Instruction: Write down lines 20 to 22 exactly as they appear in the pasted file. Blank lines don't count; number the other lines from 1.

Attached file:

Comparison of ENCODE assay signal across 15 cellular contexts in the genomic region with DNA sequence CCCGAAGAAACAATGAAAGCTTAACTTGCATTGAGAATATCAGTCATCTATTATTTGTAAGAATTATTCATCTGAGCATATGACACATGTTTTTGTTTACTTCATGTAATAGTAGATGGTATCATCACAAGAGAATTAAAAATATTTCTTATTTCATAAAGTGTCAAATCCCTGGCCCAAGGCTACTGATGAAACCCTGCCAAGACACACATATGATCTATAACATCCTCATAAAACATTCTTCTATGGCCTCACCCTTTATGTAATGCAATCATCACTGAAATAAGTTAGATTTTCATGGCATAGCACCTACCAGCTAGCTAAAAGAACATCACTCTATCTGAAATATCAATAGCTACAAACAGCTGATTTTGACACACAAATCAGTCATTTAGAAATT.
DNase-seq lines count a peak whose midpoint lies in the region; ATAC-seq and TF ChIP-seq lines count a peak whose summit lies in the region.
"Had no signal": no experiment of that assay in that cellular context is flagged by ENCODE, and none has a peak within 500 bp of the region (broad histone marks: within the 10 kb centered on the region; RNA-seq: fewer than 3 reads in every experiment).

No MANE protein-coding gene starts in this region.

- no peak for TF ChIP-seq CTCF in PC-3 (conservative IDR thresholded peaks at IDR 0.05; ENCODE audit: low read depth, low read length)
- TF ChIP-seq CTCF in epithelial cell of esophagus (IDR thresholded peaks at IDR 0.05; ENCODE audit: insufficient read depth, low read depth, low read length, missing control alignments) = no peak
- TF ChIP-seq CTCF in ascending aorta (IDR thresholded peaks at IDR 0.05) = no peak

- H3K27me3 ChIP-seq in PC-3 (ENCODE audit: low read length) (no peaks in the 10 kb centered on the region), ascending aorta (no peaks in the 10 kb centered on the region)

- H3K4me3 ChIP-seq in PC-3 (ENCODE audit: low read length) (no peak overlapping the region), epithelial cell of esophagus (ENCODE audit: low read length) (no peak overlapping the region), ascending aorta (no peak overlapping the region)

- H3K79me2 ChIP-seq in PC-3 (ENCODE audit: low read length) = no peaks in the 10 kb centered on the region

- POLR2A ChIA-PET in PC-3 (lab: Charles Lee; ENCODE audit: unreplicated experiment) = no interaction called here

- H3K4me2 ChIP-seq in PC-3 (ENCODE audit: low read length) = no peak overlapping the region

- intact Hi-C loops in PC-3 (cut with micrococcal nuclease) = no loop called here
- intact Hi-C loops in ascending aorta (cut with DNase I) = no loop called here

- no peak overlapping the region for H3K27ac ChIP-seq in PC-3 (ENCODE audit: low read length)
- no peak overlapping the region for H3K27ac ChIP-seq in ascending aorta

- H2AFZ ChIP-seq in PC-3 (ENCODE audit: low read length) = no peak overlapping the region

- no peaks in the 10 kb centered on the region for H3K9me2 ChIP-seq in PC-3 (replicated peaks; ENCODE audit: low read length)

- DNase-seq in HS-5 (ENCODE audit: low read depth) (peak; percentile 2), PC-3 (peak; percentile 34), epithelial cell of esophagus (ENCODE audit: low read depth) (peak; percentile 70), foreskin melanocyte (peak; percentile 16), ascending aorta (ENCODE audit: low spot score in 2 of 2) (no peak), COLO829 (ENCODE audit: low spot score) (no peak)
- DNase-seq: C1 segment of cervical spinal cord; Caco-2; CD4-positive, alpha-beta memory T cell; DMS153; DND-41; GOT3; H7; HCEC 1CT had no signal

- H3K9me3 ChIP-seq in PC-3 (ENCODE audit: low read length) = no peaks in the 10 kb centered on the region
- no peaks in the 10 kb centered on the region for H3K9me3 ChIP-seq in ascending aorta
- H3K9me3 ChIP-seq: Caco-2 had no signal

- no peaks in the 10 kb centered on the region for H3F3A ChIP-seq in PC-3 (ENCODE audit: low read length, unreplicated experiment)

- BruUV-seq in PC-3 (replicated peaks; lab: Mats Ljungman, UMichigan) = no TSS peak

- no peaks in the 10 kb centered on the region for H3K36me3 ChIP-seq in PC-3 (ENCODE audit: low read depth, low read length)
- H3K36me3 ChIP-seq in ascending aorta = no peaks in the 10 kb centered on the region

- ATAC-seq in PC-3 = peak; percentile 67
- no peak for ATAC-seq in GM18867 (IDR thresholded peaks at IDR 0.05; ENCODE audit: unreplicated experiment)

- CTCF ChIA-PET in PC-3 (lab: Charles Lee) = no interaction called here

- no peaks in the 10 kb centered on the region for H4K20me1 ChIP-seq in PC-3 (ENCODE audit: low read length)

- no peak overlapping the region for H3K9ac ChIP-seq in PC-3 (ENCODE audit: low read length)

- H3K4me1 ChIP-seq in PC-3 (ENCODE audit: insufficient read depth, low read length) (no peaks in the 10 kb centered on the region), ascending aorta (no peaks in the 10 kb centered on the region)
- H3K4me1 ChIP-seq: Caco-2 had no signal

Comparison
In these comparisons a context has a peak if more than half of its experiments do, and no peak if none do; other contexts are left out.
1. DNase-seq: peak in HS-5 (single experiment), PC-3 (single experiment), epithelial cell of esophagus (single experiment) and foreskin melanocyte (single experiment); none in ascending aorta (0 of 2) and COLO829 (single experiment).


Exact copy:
- DNase-seq: C1 segment of cervical spinal cord; Caco-2; CD4-positive, alpha-beta memory T cell; DMS153; DND-41; GOT3; H7; HCEC 1CT had no signal

- H3K9me3 ChIP-seq in PC-3 (ENCODE audit: low read length) = no peaks in the 10 kb centered on the region
- no peaks in the 10 kb centered on the region for H3K9me3 ChIP-seq in ascending aorta